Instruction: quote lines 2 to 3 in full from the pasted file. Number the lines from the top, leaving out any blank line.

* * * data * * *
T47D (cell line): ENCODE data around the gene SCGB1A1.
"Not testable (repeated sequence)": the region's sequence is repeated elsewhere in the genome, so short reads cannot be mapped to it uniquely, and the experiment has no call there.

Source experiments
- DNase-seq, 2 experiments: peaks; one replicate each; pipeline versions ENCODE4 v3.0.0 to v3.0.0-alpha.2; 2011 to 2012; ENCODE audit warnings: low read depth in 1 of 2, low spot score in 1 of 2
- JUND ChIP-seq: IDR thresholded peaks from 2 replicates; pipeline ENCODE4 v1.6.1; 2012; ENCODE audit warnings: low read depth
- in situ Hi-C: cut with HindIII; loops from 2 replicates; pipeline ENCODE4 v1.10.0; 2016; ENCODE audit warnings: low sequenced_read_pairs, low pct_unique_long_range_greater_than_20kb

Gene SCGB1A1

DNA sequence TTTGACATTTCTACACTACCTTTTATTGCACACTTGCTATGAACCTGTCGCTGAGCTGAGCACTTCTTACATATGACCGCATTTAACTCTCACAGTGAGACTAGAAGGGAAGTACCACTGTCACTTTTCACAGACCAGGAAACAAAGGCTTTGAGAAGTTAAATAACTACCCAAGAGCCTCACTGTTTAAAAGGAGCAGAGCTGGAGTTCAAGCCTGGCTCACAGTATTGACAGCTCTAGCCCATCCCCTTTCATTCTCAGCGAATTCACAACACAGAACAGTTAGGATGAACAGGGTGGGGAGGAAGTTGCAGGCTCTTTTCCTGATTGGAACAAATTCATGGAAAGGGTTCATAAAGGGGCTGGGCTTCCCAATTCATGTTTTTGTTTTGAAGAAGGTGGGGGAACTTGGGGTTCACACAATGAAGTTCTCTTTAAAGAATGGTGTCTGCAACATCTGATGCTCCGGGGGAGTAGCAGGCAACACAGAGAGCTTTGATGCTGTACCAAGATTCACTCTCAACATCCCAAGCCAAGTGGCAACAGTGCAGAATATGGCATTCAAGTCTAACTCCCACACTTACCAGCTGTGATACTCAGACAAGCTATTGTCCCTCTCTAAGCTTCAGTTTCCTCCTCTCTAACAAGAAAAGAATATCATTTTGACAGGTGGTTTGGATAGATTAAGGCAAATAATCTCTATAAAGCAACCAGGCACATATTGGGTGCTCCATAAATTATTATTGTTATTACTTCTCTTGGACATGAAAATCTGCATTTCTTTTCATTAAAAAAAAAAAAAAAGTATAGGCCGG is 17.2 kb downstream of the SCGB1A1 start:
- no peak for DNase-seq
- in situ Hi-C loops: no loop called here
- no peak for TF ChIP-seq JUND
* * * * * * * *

"Not testable (repeated sequence)": the region's sequence is repeated elsewhere in the genome, so short reads cannot be mapped to it uniquely, and the experiment has no call there.

Source experiments